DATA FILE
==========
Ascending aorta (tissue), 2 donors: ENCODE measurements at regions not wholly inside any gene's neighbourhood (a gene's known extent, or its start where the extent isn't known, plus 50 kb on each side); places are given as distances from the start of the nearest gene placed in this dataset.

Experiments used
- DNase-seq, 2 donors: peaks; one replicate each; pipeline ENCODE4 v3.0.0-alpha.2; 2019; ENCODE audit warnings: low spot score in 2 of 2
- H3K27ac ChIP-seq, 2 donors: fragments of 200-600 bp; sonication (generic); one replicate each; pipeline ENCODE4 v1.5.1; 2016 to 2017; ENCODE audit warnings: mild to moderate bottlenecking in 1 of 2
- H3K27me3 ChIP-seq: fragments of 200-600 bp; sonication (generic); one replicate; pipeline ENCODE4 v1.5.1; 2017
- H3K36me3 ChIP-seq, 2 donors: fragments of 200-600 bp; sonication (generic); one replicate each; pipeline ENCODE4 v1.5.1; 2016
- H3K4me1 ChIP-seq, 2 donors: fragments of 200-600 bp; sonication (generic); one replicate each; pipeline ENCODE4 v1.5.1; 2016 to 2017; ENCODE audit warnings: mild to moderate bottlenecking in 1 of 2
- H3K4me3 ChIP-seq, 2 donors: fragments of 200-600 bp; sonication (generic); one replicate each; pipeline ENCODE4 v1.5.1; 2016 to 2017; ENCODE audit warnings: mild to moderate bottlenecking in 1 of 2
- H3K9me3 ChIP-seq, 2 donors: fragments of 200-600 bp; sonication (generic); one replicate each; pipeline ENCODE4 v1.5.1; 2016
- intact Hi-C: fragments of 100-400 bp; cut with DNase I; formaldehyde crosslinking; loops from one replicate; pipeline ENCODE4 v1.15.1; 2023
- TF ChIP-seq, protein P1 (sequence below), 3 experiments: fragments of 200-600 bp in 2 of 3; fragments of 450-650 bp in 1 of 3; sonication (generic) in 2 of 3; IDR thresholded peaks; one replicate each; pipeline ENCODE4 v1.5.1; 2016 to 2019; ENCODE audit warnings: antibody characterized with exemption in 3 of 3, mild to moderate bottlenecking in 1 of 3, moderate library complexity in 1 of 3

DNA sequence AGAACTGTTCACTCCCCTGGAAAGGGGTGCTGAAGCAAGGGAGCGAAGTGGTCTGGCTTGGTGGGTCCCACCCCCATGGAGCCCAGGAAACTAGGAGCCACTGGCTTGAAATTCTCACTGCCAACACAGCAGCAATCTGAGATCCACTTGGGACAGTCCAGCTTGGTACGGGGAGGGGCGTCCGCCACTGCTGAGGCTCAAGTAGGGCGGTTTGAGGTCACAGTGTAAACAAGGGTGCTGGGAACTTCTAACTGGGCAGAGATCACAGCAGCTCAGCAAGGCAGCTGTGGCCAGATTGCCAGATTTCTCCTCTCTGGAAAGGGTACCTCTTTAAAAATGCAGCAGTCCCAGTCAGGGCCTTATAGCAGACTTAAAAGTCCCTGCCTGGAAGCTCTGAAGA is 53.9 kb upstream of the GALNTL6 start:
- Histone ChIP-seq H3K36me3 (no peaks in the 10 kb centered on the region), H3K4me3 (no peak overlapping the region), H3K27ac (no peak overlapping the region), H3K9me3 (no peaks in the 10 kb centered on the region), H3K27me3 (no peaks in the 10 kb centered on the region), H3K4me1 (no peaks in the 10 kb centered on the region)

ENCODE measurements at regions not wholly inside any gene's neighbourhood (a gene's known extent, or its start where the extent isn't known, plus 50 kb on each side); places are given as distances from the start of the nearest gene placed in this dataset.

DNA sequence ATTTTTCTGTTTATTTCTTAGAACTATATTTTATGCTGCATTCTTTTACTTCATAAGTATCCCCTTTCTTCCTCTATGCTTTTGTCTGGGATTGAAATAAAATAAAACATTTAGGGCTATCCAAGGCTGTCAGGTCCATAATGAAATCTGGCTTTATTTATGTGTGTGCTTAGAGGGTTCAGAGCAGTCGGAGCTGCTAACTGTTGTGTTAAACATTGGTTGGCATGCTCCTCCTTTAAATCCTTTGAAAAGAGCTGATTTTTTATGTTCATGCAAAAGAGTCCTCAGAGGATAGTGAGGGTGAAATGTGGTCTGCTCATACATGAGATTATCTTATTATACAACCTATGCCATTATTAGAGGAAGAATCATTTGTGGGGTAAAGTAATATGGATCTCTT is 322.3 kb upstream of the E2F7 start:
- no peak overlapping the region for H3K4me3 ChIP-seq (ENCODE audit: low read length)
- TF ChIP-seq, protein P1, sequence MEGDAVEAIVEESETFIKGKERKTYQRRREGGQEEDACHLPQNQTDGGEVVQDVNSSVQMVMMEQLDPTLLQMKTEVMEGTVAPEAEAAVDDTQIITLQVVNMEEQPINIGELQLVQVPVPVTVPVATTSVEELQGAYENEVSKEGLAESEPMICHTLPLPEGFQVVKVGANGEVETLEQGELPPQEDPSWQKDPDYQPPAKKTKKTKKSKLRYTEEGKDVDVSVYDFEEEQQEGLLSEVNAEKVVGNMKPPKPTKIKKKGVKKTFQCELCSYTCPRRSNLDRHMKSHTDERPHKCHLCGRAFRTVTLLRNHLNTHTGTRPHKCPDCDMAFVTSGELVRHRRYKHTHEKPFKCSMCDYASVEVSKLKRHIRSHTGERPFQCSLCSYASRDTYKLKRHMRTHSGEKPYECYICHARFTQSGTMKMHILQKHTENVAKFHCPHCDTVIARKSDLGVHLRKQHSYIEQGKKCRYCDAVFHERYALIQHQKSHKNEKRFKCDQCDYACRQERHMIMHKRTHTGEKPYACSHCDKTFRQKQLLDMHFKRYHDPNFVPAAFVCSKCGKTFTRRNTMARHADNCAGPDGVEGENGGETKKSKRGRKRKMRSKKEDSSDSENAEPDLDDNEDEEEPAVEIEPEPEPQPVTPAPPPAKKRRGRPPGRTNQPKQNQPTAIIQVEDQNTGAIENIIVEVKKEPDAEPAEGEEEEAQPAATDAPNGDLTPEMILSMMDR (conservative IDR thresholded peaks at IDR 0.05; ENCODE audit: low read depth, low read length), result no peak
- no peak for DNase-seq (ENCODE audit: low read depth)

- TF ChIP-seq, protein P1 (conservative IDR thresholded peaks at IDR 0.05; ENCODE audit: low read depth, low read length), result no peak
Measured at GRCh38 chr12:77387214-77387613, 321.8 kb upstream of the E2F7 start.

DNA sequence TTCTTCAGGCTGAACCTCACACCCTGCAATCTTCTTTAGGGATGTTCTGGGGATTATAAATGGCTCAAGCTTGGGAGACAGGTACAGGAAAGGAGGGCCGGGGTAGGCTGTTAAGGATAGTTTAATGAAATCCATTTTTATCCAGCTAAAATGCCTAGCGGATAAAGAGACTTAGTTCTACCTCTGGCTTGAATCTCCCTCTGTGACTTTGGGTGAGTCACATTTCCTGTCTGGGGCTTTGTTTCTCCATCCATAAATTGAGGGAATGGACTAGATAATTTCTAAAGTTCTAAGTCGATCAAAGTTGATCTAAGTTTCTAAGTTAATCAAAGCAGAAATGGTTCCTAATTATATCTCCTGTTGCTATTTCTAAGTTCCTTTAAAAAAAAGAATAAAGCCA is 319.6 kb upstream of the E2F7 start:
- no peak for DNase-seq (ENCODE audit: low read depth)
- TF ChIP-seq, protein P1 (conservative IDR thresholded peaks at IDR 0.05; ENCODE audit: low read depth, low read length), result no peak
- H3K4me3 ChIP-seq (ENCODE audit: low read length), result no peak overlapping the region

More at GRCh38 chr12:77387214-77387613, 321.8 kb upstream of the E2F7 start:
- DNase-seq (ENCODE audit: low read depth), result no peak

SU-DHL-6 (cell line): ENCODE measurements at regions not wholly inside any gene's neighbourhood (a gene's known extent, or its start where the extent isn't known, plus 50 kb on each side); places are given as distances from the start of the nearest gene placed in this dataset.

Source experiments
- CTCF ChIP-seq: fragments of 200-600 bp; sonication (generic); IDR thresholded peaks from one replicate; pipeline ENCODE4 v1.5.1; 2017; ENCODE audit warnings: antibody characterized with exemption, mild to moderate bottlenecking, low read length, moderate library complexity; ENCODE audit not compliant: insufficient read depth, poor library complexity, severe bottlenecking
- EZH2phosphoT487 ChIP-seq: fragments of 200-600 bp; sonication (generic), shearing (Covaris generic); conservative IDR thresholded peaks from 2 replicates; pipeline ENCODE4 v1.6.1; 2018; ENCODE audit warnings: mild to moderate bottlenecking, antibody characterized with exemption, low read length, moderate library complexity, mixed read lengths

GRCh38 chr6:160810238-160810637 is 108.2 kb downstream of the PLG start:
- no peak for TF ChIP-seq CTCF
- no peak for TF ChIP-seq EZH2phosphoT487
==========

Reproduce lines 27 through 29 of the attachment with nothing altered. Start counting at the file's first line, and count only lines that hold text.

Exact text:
SU-DHL-6 (cell line): ENCODE measurements at regions not wholly inside any gene's neighbourhood (a gene's known extent, or its start where the extent isn't known, plus 50 kb on each side); places are given as distances from the start of the nearest gene placed in this dataset.

Source experiments
- CTCF ChIP-seq: fragments of 200-600 bp; sonication (generic); IDR thresholded peaks from one replicate; pipeline ENCODE4 v1.5.1; 2017; ENCODE audit warnings: antibody characterized with exemption, mild to moderate bottlenecking, low read length, moderate library complexity; ENCODE audit not compliant: insufficient read depth, poor library complexity, severe bottlenecking